The school is on the edge of an industrial park, but don’t let that put you off. The front door opens, Tardis-style, onto a large, bright space, with a welcoming aroma coming from a pot of chai simmering on the stove. Founder and tutor Robin Stewart knows his stuff. He previously worked as a development chef for Waitrose, M&S and Sainsbury’s, and spent much time travelling the world’s food hotspots, seeking out exciting dishes to bring back to the UK. The travel theme is continued with the evocative posters on the walls.
Robin set up his cookery school two years ago and the recipes reflect his far-flung travels. While ladling out the chai, he ran through the running order. He explained that, in keeping with the theme, we’d be grazing throughout proceedings rather than sitting down to lunch.
Do you get a proper workspace?
Yes. There are nine well equipped workstations around a large central island, and there’s ample space to gather and feast. Ingredients are weighed out in advance to maximise cooking time.
Do you need to be good at cooking?
The nine of us on the course were a mix of keen cooks and novices, with men in the majority. We all had a love of Indian food and wanted to make it at home, but there’s no need to be an experienced cook; the techniques are fairly simple, even though some dishes had several elements to them.
What I learned?
Robin has fine-tuned the recipes he gathered in Mumbai, ensuring what we cooked was completely pukka.
On our menu for cooking were classic Indian street food dishes such as bhel puri (my all-time fave, see opposite); pani puri (tiny, crisp breads filled with potato cubes, beansprouts and a tangy sauce); chicken tikka served with thin ‘handkerchief’ breads called roomali roti; masala dosas (thin, crispy rice and lentil pancakes stuffed with a spicy potato and onion filling); vada pav (potato dumplings in a chutney-spiced bun); and cardamom and rosewater kulfi.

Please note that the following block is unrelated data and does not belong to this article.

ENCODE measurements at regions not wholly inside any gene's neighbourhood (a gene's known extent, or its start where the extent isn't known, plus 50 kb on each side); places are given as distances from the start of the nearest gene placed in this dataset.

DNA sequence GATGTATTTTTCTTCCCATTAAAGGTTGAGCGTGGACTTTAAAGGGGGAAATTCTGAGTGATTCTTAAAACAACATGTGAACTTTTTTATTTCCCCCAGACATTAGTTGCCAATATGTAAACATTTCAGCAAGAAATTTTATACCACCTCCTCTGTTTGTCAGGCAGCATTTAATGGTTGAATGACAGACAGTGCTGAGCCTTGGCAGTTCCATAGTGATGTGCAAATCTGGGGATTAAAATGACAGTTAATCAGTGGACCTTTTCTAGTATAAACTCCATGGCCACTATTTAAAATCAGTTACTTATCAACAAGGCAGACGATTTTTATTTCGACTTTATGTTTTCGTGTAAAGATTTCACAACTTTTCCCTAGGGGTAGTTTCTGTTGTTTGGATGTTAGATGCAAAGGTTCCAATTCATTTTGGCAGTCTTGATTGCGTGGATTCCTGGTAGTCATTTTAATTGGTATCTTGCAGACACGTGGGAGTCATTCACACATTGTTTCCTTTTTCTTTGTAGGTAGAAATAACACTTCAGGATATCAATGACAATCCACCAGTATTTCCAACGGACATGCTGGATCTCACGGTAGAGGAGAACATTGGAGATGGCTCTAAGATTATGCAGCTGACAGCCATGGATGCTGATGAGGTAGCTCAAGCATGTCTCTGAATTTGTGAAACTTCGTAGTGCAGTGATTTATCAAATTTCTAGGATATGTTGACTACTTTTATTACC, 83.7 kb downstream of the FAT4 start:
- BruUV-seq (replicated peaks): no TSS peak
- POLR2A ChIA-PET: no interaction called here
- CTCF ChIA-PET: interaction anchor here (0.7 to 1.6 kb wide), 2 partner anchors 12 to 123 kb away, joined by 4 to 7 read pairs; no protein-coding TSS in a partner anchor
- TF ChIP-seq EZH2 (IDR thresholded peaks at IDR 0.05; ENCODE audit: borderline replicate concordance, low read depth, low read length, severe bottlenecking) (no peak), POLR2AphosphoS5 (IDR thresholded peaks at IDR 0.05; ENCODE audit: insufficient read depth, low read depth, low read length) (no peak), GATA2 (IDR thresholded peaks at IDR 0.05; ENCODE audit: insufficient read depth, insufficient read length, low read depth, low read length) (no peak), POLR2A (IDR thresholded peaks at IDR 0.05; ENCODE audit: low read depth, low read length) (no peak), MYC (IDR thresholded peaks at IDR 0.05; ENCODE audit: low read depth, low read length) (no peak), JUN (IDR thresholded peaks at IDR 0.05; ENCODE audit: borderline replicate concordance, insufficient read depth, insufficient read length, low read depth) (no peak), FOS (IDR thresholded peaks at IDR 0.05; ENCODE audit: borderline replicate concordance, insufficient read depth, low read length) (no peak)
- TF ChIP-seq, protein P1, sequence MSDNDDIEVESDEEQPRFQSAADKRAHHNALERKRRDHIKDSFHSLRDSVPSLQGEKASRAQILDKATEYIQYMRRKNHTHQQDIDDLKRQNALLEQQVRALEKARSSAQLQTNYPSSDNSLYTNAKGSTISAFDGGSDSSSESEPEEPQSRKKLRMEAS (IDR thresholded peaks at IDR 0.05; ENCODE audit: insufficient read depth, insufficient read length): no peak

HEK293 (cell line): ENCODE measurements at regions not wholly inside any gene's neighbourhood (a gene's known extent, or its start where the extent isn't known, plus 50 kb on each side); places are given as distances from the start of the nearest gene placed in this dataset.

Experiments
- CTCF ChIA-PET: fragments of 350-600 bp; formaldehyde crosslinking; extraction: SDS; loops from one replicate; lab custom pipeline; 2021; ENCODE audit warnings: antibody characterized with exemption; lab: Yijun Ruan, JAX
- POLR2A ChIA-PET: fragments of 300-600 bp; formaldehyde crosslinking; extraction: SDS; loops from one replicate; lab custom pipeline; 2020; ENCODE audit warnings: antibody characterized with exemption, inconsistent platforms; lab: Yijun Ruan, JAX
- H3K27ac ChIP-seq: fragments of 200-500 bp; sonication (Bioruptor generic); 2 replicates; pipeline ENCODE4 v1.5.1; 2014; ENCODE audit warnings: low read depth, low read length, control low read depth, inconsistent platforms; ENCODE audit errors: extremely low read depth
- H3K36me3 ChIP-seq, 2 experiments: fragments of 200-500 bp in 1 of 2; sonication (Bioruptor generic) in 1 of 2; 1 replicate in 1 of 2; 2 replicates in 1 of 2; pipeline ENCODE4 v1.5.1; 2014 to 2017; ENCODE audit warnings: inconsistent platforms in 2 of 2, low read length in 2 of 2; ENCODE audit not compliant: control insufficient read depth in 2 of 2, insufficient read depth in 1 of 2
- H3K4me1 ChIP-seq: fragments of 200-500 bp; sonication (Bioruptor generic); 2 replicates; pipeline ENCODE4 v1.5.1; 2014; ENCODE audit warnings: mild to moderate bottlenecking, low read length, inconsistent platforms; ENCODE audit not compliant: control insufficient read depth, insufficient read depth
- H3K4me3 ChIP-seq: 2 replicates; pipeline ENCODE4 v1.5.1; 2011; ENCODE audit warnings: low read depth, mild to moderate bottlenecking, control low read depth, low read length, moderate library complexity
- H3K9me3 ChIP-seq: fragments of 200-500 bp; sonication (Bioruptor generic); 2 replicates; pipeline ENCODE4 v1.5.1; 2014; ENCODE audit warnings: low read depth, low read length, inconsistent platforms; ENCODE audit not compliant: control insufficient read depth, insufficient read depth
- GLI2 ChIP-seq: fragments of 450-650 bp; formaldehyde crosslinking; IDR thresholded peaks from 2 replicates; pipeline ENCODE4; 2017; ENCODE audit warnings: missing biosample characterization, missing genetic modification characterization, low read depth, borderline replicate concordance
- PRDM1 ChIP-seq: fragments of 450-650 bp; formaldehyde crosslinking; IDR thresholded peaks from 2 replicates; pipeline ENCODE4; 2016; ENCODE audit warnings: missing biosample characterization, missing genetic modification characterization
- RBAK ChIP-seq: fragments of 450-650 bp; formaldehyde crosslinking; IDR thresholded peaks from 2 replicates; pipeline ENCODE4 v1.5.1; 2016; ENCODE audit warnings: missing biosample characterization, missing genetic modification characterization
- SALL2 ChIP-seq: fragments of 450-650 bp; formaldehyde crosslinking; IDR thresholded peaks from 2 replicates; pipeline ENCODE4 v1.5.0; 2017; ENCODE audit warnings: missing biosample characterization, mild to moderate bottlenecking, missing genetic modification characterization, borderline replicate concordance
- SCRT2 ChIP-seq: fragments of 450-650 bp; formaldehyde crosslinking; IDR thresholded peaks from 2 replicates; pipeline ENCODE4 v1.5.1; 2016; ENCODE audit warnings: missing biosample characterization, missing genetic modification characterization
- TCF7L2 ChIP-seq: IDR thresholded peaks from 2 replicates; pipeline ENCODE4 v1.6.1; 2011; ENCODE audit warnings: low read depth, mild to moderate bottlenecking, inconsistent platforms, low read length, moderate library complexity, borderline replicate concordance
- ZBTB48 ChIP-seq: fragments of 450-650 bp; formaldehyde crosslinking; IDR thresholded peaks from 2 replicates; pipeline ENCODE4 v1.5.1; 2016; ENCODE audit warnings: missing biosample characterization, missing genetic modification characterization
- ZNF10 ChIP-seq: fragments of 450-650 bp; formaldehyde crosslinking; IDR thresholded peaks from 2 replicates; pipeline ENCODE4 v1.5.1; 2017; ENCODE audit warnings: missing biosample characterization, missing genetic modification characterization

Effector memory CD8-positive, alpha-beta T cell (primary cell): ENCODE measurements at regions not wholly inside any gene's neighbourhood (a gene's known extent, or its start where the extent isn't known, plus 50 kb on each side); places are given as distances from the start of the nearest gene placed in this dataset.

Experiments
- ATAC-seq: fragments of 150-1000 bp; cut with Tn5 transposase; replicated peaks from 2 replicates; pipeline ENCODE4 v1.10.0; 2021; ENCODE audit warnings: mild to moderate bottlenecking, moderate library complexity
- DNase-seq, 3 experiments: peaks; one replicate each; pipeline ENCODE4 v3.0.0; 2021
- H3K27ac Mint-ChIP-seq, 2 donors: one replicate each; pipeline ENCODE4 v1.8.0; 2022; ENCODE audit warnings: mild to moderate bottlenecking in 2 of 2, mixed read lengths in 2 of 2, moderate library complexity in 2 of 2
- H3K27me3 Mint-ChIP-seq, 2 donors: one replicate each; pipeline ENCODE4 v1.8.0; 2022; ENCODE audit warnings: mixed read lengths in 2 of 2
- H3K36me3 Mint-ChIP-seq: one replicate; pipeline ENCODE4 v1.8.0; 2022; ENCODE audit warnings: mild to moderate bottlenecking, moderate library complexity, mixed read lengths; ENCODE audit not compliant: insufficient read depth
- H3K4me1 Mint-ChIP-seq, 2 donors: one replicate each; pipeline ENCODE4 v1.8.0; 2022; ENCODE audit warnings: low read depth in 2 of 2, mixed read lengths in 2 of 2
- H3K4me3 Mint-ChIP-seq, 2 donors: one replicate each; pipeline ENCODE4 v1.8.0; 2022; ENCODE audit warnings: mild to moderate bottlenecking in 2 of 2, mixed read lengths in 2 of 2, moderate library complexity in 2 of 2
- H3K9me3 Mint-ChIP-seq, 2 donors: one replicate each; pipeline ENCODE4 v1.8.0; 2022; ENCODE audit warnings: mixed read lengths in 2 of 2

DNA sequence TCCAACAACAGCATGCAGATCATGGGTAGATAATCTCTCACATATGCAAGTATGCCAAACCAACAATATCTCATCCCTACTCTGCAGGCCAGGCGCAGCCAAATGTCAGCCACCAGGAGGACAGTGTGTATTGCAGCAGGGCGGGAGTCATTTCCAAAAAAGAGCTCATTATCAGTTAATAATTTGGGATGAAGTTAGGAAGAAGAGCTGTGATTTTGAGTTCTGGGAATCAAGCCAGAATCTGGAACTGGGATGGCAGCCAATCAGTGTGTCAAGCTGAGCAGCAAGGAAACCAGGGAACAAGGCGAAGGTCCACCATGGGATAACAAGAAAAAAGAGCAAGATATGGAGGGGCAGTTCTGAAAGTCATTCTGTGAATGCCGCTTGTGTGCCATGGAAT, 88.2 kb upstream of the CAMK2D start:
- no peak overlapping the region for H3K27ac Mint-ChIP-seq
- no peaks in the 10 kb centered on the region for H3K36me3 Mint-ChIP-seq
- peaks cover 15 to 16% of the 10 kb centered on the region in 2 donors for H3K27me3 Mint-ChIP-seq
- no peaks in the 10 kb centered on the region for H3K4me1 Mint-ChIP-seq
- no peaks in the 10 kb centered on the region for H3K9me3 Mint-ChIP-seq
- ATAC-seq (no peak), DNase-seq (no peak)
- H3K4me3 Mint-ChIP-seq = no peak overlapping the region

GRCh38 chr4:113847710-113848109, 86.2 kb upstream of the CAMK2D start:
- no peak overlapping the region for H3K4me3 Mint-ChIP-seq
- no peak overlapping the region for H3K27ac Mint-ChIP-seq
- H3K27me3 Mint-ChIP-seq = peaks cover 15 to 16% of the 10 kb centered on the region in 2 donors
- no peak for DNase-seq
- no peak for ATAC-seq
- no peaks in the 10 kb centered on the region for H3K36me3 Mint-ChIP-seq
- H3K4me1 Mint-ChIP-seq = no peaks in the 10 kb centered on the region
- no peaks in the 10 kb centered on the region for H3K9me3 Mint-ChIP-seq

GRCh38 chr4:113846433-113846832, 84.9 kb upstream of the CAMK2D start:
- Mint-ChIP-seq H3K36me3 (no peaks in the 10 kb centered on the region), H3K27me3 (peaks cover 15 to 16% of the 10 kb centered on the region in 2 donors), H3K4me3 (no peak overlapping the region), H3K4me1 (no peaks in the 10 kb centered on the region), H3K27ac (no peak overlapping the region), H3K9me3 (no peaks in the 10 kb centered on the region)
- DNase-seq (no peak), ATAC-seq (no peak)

We also tried our hand at chaat masala, the classic spice blend served with street snacks, as well as garam masala and various Indian chutneys.
Much of the hard grind was taken out of the prep, but we had a go pounding whole spices using weighty pestles and mortars. Robin was full of useful tips on where to obtain ingredients such as Himalayan black rock salt, which gives that characteristic sulphurous (almost bad egg) note to chaat masala.
I’ve been eating bhel puri for years in London’s Indian cafés and I was more than happy with the version we made: crunchy, fresh and spicy with a sour-sweet tang. When I was a child my dad would treat us to masala dosas at the café next to the Indian YMCA in Euston. The ones we cooked took me straight back to when I first tasted the crisp sourness of the dosas and the contrasting potato and sweet onion filling.
What I loved was that Robin showed us how to make all the trimmings too, the pickles and chutneys that add depth and intensity to Indian food. We were encouraged to taste and tweak everything as we went. He was at pains to point out that the recipes are not written in stone – all street vendors have their own and we should also make adaptations to suit us.
Robin’s enthusiasm and insight brought a great atmosphere to the day and the dishes tasted fantastic. Recipes that I thought were beyond my ability I can now make at home, and Robin’s canny ways to eke out ingredients will come in useful for my everyday cooking. This is food that’s made and eaten by people with little money or time using humble ingredients to produce delicious, satisfying creations.
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